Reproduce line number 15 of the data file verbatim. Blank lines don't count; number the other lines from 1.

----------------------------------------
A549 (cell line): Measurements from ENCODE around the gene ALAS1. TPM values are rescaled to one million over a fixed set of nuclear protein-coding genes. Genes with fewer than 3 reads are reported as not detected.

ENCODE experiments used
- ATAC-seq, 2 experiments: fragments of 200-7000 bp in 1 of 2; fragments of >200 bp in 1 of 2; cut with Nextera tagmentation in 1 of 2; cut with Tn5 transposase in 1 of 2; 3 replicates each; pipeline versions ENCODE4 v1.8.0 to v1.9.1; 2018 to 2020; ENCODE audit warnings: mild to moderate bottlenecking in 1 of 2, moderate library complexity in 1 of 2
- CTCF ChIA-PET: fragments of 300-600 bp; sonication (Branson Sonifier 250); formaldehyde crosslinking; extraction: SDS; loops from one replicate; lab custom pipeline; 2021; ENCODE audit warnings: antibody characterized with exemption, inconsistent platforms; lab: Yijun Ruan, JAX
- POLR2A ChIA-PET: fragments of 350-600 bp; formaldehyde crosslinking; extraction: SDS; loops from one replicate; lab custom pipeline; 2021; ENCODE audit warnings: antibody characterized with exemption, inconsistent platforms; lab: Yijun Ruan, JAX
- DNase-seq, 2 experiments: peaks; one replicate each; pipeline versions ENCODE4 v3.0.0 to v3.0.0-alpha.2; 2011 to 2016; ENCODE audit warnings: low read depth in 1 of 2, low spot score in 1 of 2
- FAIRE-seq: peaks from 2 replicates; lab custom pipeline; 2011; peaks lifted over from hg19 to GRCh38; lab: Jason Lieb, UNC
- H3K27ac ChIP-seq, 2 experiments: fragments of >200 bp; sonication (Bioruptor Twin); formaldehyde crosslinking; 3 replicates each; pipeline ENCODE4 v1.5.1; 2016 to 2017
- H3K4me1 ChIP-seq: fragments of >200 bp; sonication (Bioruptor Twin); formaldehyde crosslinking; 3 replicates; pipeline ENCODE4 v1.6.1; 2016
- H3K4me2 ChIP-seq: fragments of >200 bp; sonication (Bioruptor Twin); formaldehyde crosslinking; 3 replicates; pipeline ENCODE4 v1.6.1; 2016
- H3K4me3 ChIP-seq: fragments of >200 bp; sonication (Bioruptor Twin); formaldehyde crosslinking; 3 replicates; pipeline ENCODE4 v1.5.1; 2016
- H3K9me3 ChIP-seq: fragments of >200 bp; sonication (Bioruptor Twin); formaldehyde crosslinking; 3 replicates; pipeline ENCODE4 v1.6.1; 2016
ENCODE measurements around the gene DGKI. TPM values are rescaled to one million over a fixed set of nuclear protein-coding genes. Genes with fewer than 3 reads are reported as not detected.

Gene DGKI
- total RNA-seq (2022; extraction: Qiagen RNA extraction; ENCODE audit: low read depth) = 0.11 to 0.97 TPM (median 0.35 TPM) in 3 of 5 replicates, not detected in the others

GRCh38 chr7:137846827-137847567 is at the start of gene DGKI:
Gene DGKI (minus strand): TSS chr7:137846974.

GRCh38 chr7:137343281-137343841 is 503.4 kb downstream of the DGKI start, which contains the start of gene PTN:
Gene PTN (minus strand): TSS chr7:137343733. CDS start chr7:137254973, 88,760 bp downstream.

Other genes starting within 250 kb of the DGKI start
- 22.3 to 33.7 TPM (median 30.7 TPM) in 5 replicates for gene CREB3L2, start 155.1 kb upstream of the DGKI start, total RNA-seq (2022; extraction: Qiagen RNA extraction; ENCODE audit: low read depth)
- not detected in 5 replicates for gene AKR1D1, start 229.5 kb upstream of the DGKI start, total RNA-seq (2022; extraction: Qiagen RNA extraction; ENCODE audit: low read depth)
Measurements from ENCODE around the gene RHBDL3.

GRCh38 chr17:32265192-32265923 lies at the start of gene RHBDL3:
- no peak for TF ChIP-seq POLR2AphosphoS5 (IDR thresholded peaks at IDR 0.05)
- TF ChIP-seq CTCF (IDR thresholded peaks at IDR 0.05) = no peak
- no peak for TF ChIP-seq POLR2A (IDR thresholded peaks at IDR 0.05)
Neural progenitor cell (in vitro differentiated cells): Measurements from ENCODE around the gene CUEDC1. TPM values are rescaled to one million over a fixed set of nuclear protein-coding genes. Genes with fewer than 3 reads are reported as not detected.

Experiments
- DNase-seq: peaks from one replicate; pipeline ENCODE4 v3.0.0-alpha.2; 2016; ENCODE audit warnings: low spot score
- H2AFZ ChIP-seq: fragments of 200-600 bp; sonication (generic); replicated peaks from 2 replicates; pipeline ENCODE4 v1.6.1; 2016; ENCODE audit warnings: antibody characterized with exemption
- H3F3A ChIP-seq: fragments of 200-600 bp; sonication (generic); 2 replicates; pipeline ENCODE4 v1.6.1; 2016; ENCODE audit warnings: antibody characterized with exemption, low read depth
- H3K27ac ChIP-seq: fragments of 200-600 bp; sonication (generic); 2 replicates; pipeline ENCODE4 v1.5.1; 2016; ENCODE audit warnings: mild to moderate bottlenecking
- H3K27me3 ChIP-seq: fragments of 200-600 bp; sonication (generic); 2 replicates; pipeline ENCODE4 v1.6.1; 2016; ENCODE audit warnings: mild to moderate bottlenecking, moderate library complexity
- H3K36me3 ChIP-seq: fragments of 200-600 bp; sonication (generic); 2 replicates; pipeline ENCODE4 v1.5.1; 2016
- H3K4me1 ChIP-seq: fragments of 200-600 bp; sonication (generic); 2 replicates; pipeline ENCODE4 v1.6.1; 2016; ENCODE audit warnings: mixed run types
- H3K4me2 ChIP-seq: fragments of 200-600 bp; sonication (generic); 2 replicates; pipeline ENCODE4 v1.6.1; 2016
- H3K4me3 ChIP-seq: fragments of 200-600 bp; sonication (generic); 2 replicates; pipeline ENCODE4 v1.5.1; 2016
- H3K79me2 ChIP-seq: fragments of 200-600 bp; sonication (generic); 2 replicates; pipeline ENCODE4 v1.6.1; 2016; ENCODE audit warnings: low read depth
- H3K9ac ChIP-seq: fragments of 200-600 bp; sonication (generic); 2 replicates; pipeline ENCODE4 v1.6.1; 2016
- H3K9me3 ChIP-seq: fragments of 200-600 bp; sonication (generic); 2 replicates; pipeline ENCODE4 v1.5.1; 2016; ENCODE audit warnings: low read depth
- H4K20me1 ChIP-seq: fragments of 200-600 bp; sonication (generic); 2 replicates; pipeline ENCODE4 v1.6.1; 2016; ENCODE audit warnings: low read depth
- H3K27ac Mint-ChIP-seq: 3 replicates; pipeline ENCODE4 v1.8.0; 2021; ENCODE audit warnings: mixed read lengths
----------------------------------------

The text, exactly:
- total RNA-seq (2022; extraction: Qiagen RNA extraction; ENCODE audit: low read depth) = 0.11 to 0.97 TPM (median 0.35 TPM) in 3 of 5 replicates, not detected in the others